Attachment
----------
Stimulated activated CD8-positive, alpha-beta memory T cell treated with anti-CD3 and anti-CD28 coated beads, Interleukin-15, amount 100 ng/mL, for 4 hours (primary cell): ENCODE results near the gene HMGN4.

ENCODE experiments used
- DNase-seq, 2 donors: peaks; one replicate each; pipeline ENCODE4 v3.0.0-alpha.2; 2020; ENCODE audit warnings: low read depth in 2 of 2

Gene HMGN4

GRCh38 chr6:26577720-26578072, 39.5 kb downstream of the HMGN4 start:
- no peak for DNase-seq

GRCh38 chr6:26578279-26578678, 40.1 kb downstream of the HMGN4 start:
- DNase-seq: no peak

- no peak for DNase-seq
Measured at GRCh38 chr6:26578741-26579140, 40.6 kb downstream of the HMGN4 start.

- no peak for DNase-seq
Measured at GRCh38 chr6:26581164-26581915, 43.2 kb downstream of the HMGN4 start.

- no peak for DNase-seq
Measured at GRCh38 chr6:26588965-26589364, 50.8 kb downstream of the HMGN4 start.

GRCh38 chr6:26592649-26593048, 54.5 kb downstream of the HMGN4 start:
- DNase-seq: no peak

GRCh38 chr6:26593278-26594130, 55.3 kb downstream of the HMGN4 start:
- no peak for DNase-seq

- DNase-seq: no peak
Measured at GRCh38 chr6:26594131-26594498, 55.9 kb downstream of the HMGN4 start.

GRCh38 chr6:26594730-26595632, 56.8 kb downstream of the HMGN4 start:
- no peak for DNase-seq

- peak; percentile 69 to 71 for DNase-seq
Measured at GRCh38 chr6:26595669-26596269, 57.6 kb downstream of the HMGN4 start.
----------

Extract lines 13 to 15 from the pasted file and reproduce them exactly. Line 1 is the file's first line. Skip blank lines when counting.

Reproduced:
- no peak for DNase-seq
Measured at GRCh38 chr6:26588965-26589364, 50.8 kb downstream of the HMGN4 start.

GRCh38 chr6:26592649-26593048, 54.5 kb downstream of the HMGN4 start: